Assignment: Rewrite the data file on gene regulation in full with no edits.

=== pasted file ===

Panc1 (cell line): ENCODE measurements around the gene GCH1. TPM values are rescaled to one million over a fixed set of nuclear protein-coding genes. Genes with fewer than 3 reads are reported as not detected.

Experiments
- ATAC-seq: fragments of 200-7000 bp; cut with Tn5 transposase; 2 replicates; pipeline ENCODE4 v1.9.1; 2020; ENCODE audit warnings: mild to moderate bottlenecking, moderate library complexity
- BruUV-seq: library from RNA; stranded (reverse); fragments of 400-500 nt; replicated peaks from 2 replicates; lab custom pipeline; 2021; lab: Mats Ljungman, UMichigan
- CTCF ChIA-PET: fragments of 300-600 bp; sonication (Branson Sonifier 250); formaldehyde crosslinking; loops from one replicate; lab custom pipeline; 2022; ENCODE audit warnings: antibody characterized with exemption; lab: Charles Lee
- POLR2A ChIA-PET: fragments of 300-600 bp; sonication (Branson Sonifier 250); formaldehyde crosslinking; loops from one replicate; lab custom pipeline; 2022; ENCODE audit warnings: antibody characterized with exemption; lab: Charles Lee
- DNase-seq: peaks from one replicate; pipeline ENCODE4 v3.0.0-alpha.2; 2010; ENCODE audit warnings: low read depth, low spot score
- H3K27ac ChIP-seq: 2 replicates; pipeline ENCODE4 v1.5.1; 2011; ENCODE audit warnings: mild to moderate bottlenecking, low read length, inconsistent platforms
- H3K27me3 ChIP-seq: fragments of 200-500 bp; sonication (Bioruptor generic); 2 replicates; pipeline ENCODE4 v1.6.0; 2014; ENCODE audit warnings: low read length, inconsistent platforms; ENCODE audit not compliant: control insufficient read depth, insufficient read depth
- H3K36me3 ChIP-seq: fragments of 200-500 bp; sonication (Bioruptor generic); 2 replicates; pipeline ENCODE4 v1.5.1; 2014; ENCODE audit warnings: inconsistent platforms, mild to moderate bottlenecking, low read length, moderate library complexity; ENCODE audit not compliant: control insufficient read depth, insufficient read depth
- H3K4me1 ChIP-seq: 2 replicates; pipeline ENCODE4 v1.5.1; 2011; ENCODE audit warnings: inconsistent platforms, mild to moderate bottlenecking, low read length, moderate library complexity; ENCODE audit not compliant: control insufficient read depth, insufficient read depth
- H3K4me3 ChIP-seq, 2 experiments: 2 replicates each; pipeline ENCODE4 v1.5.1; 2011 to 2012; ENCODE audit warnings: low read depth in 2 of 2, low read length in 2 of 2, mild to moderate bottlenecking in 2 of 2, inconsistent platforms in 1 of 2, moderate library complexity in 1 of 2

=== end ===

Panc1 (cell line): ENCODE measurements around the gene GCH1. TPM values are rescaled to one million over a fixed set of nuclear protein-coding genes. Genes with fewer than 3 reads are reported as not detected.

Experiments
- ATAC-seq: fragments of 200-7000 bp; cut with Tn5 transposase; 2 replicates; pipeline ENCODE4 v1.9.1; 2020; ENCODE audit warnings: mild to moderate bottlenecking, moderate library complexity
- BruUV-seq: library from RNA; stranded (reverse); fragments of 400-500 nt; replicated peaks from 2 replicates; lab custom pipeline; 2021; lab: Mats Ljungman, UMichigan
- CTCF ChIA-PET: fragments of 300-600 bp; sonication (Branson Sonifier 250); formaldehyde crosslinking; loops from one replicate; lab custom pipeline; 2022; ENCODE audit warnings: antibody characterized with exemption; lab: Charles Lee
- POLR2A ChIA-PET: fragments of 300-600 bp; sonication (Branson Sonifier 250); formaldehyde crosslinking; loops from one replicate; lab custom pipeline; 2022; ENCODE audit warnings: antibody characterized with exemption; lab: Charles Lee
- DNase-seq: peaks from one replicate; pipeline ENCODE4 v3.0.0-alpha.2; 2010; ENCODE audit warnings: low read depth, low spot score
- H3K27ac ChIP-seq: 2 replicates; pipeline ENCODE4 v1.5.1; 2011; ENCODE audit warnings: mild to moderate bottlenecking, low read length, inconsistent platforms
- H3K27me3 ChIP-seq: fragments of 200-500 bp; sonication (Bioruptor generic); 2 replicates; pipeline ENCODE4 v1.6.0; 2014; ENCODE audit warnings: low read length, inconsistent platforms; ENCODE audit not compliant: control insufficient read depth, insufficient read depth
- H3K36me3 ChIP-seq: fragments of 200-500 bp; sonication (Bioruptor generic); 2 replicates; pipeline ENCODE4 v1.5.1; 2014; ENCODE audit warnings: inconsistent platforms, mild to moderate bottlenecking, low read length, moderate library complexity; ENCODE audit not compliant: control insufficient read depth, insufficient read depth
- H3K4me1 ChIP-seq: 2 replicates; pipeline ENCODE4 v1.5.1; 2011; ENCODE audit warnings: inconsistent platforms, mild to moderate bottlenecking, low read length, moderate library complexity; ENCODE audit not compliant: control insufficient read depth, insufficient read depth
- H3K4me3 ChIP-seq, 2 experiments: 2 replicates each; pipeline ENCODE4 v1.5.1; 2011 to 2012; ENCODE audit warnings: low read depth in 2 of 2, low read length in 2 of 2, mild to moderate bottlenecking in 2 of 2, inconsistent platforms in 1 of 2, moderate library complexity in 1 of 2